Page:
Boyle: The biggest one and the most sensitive one, so it’s a good example of it because it’s the most acute, is when the riot happens and the mother is killed. The clue that it connects to on the show is this clue about ‘What does the Lord God Rama hold in his right hand?’ In the script it was that one of the rioters had it on his T-shirt, an image of the Lord God Rama on his T-shirt, holding a bow and arrow, and one of the Right Wing nationalists, the Hindu nationalists who storm through the Muslim slum killing people, the image was on one of these guy’s shirts. And I remember Loveleen saying to me, ‘You do not wear the image of our gods on a T-shirt. It’s just such a Western thing. It would never, ever happen here.’ And that’s the kind of thing that if you’d made that mistake it would be, like, I mean offensive wouldn’t even be in it. So then you have a big problem because every solution we kept coming up with about how we could depict it, again you just wouldn’t do it like that. They wouldn’t bring emblems with them on that kind of savagery. So then you have to think laterally and you start thinking differently about it, and I tried to think of it then how a seven-year-old would see it. Because you would know that they were associated with that religion, and he sees it like himself as another seven-year-old in a way – kind of hallucinating it – and it becomes a fantastical thing in a way. And it makes the film richer and better because it’s a startling moment. It’s also not offensive really, and that’s the biggest single example of it. There’s millions of little things of course, and sometimes you get them wrong deliberately and they stay wrong because the logic of the film is more important than the documentary elements of it, so you… But again you need people to have the confidence to say, ‘No, it wouldn’t happen like that.’ And then you say, ‘I want it to happen like that – it’s better that it does.’
LWLies: So you didn’t so much immerse yourself in reading and spending time there? Are you saying it’s not like you really had to learn it yourself? Do you feel like you walked away from this being under the skin of India, or is it more the case that you had these people who could sort you out?
Boyle: No, obviously you’ve got to work hard. There’s a great book called Maximum City by this guy Suketu Mehta which is… If you’re interested in reading further just read that. Everybody says, ‘Read Shantaram’, but read Maximum City. That has got everything in it; it’s just the most extraordinary book. It was a huge help, but obviously you stay open to everything really. You’re only going to be there so you’re never going to get under its skin, and it teaches you that very, very quickly – that you’re only going to get a glimpse – and if you work hard and do it right, maybe you’ll get a bit of it. But you’re only going to ever get a little bit of it, you can’t imagine you’re going to get under its skin, for very long anyway.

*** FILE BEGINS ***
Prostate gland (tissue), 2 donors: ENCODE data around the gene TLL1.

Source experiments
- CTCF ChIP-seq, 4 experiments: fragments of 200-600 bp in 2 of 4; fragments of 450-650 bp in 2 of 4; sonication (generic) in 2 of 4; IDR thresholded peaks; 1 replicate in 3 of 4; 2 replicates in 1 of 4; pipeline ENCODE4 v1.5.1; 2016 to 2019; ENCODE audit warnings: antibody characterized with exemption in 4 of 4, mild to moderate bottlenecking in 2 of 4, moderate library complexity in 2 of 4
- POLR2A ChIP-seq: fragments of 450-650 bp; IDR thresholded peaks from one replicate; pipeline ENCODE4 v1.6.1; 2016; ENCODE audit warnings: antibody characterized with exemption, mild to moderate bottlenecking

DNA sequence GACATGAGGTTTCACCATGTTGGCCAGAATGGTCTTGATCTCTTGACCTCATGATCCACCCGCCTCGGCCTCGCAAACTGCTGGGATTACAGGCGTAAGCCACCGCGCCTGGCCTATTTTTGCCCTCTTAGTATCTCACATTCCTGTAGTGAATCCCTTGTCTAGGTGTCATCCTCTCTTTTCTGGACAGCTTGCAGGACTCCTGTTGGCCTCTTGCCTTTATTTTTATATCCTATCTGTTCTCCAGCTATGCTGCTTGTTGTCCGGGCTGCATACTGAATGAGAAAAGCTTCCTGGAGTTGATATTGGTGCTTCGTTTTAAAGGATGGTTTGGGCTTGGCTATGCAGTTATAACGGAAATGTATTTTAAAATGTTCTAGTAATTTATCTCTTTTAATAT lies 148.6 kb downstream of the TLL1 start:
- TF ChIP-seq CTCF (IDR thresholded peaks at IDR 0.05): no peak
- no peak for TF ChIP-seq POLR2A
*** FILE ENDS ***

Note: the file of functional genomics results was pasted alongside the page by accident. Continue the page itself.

LWLies: We interviewed Asif Kapadia a while back, and he was saying that shooting in India is a unique experience that has very particular challenges. A huge culture shock. It sounds like even more organised – or less organised – chaos than a normal movie set. Is that how you found it as well?
Boyle: Well, a lot of people said that. I decided very, very early on to very deliberately not think of it as chaotic or a problem or obstacles or all these words – as difficulties. I thought, ‘Don’t think like that. You’re going to get nowhere thinking like that.’ And everywhere confirms that about it. You go in the airport and I remember seeing these businessmen in the airport, and I saw it a number of different times, just screaming abuse at the people – where are their bags? ‘Where’s my flight? I can run this fucking airport better than you idiots!’ You just look at it and think, ‘You’re not going to get your bag, mate.’ It’s obvious. It’s like you have to go as though you’re visiting America – it’s the same thing. You’re in America now, you don’t go around going, ‘Fucking hell, I’m British, come here all you lot!’ You have to kind of absorb yourself in it. And there are hairy moments where you think, ‘Oh my god, I’m not going to get anything done,’ you know? But you’ve gotta trust it, you can’t panic, you’ve gotta trust it and keep calm, and it comes back to you eventually. And it’s just beyond what you could ever hope for. It’s, like, so generous, the place – and I don’t want to overstate it because I’m not trying to make it… Because you do sound like a hippy and all of this kind of stuff. But also, I just… I went with that kind of attitude and I kept that attitude, and we had this fucking disaster in post where Warner Brothers abandoned the film, they closed Warner Independent, and in terms of North America that’s as big a disaster as you could have. Certainly at the point we were at. We’d just finished, or virtually just finished the film. And I remember thinking, ‘No, it’ll be okay. It’ll be okay.’ And it’s amazing – it was picked up by Fox Searchlight, who are a much better company distribution wise, and it kind of like…